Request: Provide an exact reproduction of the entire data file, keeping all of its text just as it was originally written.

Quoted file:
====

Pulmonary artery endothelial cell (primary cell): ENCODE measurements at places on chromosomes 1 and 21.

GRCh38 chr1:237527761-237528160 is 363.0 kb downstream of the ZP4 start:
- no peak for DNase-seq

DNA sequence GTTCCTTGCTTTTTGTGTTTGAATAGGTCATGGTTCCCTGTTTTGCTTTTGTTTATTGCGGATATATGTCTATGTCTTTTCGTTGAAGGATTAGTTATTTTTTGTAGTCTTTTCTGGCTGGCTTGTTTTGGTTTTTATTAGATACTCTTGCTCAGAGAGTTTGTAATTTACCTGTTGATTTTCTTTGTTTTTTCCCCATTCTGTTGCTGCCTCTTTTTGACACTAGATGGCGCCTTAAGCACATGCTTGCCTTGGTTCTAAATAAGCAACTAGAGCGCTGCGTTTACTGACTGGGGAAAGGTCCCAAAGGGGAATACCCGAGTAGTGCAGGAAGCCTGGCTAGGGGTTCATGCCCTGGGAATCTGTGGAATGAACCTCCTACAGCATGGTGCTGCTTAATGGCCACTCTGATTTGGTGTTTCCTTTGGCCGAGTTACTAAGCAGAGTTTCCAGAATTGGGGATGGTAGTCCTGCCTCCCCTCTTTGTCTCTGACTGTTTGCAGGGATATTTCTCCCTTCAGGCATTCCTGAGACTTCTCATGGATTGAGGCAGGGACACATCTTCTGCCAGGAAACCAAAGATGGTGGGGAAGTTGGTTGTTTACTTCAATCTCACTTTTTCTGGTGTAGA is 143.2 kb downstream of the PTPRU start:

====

Pulmonary artery endothelial cell (primary cell): ENCODE measurements at places on chromosomes 1 and 21.

GRCh38 chr1:237527761-237528160 is 363.0 kb downstream of the ZP4 start:
- no peak for DNase-seq

DNA sequence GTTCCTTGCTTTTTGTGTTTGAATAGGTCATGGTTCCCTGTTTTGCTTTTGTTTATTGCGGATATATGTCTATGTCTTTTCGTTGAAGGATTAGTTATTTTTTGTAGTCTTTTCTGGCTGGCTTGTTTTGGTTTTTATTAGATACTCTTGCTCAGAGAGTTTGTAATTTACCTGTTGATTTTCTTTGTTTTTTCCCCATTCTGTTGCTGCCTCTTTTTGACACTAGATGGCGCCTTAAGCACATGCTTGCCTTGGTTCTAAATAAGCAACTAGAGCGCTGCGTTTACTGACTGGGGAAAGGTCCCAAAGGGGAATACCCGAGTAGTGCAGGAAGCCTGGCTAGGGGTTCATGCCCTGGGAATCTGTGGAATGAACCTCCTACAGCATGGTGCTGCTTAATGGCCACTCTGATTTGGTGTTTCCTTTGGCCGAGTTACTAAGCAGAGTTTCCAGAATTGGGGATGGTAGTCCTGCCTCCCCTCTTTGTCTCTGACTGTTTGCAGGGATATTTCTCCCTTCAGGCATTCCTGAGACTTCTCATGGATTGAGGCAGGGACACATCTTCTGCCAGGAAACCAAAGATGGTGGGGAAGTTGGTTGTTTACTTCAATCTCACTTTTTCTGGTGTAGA is 143.2 kb downstream of the PTPRU start: